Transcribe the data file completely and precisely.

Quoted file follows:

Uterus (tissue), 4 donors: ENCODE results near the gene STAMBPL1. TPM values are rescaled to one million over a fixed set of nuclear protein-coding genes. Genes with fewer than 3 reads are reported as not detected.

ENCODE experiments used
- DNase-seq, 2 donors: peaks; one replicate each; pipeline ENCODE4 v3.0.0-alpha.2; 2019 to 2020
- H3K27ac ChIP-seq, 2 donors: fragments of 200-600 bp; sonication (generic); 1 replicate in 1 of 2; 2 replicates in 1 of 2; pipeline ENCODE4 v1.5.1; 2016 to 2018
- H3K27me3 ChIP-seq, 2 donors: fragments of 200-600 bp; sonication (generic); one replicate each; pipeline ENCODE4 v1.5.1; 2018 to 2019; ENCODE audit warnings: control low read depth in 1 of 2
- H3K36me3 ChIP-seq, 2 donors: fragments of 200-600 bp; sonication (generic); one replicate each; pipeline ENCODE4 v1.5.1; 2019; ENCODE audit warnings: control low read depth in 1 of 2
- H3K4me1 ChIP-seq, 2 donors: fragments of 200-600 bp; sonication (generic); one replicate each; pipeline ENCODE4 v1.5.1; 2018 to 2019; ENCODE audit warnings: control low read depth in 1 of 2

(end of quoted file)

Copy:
Uterus (tissue), 4 donors: ENCODE results near the gene STAMBPL1. TPM values are rescaled to one million over a fixed set of nuclear protein-coding genes. Genes with fewer than 3 reads are reported as not detected.

ENCODE experiments used
- DNase-seq, 2 donors: peaks; one replicate each; pipeline ENCODE4 v3.0.0-alpha.2; 2019 to 2020
- H3K27ac ChIP-seq, 2 donors: fragments of 200-600 bp; sonication (generic); 1 replicate in 1 of 2; 2 replicates in 1 of 2; pipeline ENCODE4 v1.5.1; 2016 to 2018
- H3K27me3 ChIP-seq, 2 donors: fragments of 200-600 bp; sonication (generic); one replicate each; pipeline ENCODE4 v1.5.1; 2018 to 2019; ENCODE audit warnings: control low read depth in 1 of 2
- H3K36me3 ChIP-seq, 2 donors: fragments of 200-600 bp; sonication (generic); one replicate each; pipeline ENCODE4 v1.5.1; 2019; ENCODE audit warnings: control low read depth in 1 of 2
- H3K4me1 ChIP-seq, 2 donors: fragments of 200-600 bp; sonication (generic); one replicate each; pipeline ENCODE4 v1.5.1; 2018 to 2019; ENCODE audit warnings: control low read depth in 1 of 2